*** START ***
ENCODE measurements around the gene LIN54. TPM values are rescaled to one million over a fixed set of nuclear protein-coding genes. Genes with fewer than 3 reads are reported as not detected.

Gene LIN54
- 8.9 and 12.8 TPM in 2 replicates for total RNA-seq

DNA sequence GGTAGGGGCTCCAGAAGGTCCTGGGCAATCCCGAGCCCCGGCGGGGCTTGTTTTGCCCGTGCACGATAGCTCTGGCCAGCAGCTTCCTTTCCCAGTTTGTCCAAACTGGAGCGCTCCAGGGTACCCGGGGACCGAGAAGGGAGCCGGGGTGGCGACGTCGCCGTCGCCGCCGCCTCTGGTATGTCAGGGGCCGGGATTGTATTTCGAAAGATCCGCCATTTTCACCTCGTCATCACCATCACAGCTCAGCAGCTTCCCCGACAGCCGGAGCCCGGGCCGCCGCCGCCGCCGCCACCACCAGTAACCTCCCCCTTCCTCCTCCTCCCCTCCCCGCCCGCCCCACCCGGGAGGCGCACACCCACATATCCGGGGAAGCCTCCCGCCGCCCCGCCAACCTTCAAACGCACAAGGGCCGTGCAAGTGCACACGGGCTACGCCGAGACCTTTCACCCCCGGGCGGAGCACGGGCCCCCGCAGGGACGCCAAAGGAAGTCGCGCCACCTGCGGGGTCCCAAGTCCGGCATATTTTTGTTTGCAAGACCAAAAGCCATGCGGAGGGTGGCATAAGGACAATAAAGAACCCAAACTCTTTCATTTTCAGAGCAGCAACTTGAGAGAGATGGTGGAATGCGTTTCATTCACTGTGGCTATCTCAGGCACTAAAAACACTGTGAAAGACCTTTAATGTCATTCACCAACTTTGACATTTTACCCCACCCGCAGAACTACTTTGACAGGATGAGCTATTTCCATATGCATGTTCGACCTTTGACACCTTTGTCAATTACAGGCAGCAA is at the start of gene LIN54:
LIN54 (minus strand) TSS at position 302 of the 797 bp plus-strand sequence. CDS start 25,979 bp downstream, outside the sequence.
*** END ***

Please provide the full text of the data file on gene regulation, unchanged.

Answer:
ENCODE measurements around the gene LIN54. TPM values are rescaled to one million over a fixed set of nuclear protein-coding genes. Genes with fewer than 3 reads are reported as not detected.

Gene LIN54
- 8.9 and 12.8 TPM in 2 replicates for total RNA-seq

DNA sequence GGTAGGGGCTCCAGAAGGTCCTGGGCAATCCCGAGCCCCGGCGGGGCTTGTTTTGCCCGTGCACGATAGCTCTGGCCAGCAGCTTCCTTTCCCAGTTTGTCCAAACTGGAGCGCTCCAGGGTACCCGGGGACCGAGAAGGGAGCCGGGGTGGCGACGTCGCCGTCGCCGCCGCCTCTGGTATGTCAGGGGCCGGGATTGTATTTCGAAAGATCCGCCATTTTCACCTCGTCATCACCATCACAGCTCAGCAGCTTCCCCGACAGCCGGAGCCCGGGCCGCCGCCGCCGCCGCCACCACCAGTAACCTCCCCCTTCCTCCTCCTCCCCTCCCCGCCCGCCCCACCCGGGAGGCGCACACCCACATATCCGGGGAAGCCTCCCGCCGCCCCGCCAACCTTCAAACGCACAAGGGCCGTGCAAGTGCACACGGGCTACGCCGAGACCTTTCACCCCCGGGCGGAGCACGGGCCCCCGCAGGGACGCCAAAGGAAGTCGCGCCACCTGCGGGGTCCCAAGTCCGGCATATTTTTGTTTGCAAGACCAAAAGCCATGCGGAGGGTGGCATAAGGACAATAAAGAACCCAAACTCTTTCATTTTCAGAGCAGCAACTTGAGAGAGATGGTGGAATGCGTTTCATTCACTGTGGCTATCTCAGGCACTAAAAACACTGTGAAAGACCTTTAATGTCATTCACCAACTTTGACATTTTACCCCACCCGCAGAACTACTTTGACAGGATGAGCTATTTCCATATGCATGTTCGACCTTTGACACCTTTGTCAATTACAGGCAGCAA is at the start of gene LIN54:
LIN54 (minus strand) TSS at position 302 of the 797 bp plus-strand sequence. CDS start 25,979 bp downstream, outside the sequence.